Detroit Lions (@ Miami Dolphins)
With RB Theo Riddick looking doubtful, RB LeGarrette Blount looking ineffective, and a bye week under his belt, this could be RB Kerryon Johnson’s coming out party. He’s already the first Lions’ rusher to post a 100-yard game on the ground since the Stone Age, and Miami is allowing a beatable 4.0 YDS/A and 118.2 YDS/G to opposing rushers. The Lions’ O-line has pushed for 4.3 YDS/A, and one could argue that rate would be even higher if not for Blount’s low YPC total depressing it. Detroit has been a decidedly pass-first team (nearly 65%), but with Miami most likely to start QB Brock Osweiler, the Lions should be playing with a lead most of the game. Yes, it’s true that Oz caught the Bears (and just about everyone else) by surprise last week to record arguably his best game as a pro after being an unmitigated disaster in most of his previous starts, but the Lions will be more prepared. Detroit ‘s passing game should also thrive here, as Miami has only collected 10 sacks so far, good for 6th worst in the league. Put simply, they lack a pass rush and they’re going against a prolific pass attack. The Lions should fill the stat sheet coming off their bye.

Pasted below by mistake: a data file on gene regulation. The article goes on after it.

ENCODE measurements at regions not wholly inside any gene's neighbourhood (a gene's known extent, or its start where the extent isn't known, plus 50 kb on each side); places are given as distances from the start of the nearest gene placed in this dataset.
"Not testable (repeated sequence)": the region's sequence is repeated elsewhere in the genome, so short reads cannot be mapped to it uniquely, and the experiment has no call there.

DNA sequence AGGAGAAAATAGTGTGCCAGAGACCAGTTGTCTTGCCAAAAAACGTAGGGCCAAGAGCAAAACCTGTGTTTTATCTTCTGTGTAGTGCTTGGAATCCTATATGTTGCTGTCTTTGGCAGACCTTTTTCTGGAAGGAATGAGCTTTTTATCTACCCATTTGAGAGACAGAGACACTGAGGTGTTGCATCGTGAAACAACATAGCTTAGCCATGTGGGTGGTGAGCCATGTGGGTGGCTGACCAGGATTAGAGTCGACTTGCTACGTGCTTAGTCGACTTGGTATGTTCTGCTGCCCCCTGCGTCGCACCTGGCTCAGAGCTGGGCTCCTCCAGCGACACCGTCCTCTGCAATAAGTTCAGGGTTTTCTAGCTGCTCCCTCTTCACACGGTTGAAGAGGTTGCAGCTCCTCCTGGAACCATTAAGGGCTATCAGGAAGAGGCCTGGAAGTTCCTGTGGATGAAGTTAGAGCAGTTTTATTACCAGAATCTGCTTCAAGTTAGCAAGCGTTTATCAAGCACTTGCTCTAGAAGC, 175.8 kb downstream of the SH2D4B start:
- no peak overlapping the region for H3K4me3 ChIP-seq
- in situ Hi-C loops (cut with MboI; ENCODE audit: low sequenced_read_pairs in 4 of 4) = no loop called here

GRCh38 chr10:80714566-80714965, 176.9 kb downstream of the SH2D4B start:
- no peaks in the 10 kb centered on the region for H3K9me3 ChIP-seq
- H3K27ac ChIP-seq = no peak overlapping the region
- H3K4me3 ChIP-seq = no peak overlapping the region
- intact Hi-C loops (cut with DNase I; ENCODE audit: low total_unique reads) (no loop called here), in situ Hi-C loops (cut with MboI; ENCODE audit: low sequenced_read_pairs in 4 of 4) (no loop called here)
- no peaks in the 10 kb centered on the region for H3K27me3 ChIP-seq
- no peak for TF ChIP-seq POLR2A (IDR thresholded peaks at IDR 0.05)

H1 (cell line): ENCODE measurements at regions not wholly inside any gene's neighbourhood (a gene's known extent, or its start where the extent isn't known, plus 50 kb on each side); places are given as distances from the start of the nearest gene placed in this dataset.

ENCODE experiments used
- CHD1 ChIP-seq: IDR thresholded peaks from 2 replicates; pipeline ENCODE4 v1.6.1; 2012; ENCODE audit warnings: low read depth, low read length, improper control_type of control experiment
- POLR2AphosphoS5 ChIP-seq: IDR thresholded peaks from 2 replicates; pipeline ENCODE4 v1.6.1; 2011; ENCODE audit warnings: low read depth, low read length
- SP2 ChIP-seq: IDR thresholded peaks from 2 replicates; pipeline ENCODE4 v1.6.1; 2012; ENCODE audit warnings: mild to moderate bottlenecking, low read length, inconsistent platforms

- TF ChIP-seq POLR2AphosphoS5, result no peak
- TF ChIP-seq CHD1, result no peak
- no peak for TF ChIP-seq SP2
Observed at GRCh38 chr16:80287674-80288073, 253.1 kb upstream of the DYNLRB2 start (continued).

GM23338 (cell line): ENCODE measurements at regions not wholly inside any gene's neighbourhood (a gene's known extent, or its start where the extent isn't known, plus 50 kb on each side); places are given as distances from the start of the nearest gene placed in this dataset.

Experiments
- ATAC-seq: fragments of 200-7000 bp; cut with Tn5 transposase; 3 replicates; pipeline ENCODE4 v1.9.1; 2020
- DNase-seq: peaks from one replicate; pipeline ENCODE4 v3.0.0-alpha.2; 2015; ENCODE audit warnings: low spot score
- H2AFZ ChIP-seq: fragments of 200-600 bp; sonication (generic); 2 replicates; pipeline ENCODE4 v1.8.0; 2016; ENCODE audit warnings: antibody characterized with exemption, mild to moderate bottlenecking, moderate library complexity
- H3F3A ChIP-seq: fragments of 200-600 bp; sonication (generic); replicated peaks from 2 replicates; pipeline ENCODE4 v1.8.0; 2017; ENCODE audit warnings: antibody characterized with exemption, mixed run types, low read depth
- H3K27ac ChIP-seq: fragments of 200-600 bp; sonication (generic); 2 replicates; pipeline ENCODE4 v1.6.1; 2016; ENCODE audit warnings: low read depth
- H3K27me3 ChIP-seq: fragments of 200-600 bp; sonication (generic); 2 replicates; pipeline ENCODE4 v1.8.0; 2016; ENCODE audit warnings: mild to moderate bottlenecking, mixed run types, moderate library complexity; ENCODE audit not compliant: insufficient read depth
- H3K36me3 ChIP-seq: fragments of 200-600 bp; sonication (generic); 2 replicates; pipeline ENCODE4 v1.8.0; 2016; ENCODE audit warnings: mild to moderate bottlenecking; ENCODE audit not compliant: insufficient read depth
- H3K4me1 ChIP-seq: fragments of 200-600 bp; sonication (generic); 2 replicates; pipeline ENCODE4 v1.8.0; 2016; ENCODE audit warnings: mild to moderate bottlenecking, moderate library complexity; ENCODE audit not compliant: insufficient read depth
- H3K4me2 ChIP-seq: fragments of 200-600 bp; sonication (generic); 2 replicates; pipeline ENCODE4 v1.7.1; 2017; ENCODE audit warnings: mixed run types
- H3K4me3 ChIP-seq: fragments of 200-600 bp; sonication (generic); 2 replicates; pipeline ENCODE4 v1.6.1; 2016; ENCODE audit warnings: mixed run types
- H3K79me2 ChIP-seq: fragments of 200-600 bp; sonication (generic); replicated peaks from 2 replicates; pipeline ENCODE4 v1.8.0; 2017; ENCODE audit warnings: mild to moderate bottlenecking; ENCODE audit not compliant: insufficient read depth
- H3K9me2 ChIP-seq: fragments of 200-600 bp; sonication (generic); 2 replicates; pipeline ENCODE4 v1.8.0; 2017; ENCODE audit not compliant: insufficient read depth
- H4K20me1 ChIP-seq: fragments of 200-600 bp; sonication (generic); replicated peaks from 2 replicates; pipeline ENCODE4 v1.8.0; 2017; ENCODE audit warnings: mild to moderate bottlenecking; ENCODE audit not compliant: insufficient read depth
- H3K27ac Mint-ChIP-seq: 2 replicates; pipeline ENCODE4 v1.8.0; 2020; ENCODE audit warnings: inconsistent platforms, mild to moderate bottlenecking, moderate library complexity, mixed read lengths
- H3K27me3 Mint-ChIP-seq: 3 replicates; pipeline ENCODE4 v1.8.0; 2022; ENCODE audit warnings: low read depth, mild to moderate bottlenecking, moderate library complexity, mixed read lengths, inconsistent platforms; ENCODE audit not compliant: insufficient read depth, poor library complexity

(a few lines that may crumble the foundation on game day)
Buffalo Bills (@ Indianapolis Colts)
The Bills travel on the road in the hopes that QB Nathan Peterman can lead them to victory. You could argue they lost this game before they even stepped on the airplane. The Bills’ O-line seems to have a residency in this section of the article, and it’s because they’ve given up 24 sacks (3rd worst in football) and a passing game that averages a pitiful 5.4 YDS/A. They aren’t much better in the run game either (3.6 YDS/A) despite ranking in the top-10 of attempts. The Colts’ defense has been stout against opposing backs, allowing only 3.7 YDS/A, and their 19 sacks are the 4th highest total in the NFL. They are a legit and underrated defense at this point in the season, while the Bills’ offense is circling the drain. The best fantasy play here might actually be the Colts DST against a Buffalo O-line that lacks the athleticism to compete, so that should tell you everything you need to know about this game. No Bills players are recommended plays unless desperate.
(EDIT: The Bills will start 35-year-old QB Derek Anderson in place of Nathan Peterman. Anderson hasn’t started a game since 2016, and while he represents an upgrade over the historically poor play of Peterman, the Colts DST remains a strong streaming option).